In operation, assuming an opened condition of the door assembly 14 with respect to the container body 12 as illustrated in FIG. 2, the D-shaped bar members 34, 36 and 38 are positioned to permit unimpeded closing of the door assembly into the container body 12, such as illustrated in FIG. 5. Therein the D-shaped bar members 34, 36 and 38 are permitted to assume a position proximate the rectangularly-shaped latching member 28, 30 and 32, respectively. Rotation of the handle member 64 into an appropriate locking configuration effects a one quarter rotation of the D-shaped bar members 34, 36 and 38, referring to FIG. 6, to a latching position whereby the D-shaped bar members 34, 36 and 38 are caused to contact a surface of the latching members 28, 30 and 32, respectively under conditions to permit any further movement between the door assembly 14 with respect to the latching members thereby fixedly positioning the former to the latter. Subsequent positioning of the latch member 72 with respect to the shaft member 54 prevents inadvertent rotation of the handle member 64.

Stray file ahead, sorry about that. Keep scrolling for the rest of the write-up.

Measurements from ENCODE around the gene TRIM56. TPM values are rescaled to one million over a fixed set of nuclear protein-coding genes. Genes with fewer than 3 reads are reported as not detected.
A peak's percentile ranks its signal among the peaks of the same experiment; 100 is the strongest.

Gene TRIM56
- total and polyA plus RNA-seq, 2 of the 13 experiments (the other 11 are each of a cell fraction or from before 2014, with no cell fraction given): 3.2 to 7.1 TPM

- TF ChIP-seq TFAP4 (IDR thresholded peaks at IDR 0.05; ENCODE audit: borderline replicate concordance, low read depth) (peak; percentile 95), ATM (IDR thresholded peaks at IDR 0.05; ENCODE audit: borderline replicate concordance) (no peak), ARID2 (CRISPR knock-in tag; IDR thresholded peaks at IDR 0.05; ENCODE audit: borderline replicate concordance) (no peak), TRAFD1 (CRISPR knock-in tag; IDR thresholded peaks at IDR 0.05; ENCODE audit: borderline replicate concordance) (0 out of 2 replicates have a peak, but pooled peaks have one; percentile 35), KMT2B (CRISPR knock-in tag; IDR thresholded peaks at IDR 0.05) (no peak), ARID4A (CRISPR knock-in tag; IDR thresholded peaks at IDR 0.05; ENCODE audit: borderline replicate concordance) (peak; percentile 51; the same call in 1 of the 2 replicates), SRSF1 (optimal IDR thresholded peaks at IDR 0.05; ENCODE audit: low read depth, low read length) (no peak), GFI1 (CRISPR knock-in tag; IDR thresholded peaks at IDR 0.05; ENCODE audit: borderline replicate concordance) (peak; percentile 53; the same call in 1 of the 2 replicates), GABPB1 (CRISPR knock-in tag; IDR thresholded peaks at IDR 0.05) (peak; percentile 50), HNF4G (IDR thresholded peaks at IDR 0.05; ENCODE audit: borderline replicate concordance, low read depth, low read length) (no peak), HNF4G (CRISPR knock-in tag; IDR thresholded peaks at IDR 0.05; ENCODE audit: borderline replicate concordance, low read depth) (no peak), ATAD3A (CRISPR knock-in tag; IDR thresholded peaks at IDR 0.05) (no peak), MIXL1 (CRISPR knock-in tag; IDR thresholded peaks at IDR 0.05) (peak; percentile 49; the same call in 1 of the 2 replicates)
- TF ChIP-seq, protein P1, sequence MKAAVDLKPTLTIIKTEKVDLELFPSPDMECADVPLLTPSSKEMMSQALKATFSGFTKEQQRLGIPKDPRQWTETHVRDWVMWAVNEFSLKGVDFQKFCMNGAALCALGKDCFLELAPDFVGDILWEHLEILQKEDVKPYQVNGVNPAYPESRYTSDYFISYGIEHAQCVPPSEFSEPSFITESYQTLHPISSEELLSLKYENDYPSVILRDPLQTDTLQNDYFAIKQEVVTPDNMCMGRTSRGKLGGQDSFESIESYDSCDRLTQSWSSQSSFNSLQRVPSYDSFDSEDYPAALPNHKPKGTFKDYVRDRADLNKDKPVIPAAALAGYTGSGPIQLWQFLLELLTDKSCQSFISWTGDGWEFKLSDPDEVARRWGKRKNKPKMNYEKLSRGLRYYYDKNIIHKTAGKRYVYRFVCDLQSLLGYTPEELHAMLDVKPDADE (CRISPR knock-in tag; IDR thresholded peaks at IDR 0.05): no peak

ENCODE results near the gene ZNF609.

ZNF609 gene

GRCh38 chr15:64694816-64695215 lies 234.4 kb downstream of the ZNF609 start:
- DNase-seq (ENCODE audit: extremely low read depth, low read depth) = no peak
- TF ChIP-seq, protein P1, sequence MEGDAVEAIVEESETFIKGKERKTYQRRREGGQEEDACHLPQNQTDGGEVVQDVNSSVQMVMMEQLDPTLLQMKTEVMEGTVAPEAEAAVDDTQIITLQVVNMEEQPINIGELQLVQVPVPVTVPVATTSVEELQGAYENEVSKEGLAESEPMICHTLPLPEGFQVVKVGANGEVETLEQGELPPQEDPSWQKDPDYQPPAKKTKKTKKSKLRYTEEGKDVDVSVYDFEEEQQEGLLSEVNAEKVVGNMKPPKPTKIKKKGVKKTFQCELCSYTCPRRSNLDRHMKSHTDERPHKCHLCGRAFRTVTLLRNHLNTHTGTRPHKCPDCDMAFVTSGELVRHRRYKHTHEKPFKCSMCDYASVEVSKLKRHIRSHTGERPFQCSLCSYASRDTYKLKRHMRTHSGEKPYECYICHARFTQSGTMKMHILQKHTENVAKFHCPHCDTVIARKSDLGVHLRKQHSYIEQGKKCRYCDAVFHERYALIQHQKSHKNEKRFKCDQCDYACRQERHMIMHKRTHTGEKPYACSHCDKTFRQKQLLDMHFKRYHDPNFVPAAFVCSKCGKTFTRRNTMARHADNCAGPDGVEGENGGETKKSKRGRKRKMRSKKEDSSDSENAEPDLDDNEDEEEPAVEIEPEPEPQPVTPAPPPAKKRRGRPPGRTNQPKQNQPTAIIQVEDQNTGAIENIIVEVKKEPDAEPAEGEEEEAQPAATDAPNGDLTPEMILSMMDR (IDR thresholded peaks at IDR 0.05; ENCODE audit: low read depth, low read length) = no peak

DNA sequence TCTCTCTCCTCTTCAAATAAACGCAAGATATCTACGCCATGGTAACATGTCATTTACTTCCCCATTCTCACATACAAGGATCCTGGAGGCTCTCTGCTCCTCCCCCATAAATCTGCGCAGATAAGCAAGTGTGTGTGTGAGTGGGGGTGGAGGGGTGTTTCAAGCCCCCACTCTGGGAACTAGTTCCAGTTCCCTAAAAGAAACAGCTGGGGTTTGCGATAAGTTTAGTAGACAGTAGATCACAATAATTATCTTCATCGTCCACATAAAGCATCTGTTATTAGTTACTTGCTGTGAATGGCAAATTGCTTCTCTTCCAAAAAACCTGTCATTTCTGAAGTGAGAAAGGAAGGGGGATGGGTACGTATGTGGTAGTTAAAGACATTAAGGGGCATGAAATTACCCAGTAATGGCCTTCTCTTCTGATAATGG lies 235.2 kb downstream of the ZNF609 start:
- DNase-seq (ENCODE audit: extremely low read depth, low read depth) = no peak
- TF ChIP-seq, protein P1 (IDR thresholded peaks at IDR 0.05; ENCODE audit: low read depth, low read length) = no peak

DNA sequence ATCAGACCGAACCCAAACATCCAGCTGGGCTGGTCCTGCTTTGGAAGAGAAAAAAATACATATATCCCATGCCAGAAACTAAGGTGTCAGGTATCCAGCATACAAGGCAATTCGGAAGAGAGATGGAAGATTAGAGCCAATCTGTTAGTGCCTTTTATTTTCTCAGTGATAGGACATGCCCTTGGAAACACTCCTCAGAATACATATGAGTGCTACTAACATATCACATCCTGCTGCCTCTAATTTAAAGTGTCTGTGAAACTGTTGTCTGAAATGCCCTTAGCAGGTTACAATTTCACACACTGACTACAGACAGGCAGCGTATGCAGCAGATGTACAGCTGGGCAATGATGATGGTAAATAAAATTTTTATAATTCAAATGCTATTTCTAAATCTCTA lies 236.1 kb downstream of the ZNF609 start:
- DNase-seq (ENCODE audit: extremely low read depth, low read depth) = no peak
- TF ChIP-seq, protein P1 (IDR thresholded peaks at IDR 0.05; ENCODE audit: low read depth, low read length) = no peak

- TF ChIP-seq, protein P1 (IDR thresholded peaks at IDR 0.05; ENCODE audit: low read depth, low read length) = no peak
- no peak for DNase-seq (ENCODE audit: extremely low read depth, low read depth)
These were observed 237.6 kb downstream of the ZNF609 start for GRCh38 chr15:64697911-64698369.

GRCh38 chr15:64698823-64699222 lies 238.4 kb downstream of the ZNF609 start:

Thus, the door locking system of the present invention is divided into two parts, the left and right sides. Each side is comprised of D-shaped bar members along the top, side and bottom supported in individual bearings. At the corners, miter gears synchronize the bar members so that all flats are simultaneously in either the locked or unlocked position. It should be noted as stated earlier that the D-shaped bar members are limited to the region between the bearings and not at the bearing location themselves.
The D-shaped bar members are driven by a drive shaft 62 and handle assembly with the operating handle 64 on the outside of the door assembly 14. Motion of the handle 64 rotates the shaft 54 via the miter gear assembly 66, there-by transmitting its motion from the handle to the horizontal shaft 54. The horizontal shaft 54 is coupled to the vertical D-shaped bar members 38 via helical gears 58. Rotation of the handle causes the vertical D-shaped shaft to rotate back and forth, as illustrated in FIGS. 5 and 6. The horizontal shaft also has a short D-shaped shaft segment for a so-called "last chance lock" and a radial slot which is used to hold the locking system in the unlocked position. The last chance lock is so-called because it keeps the door latched to a SOC even if the peripherally D-shaped bar members have been foiled by an adversary.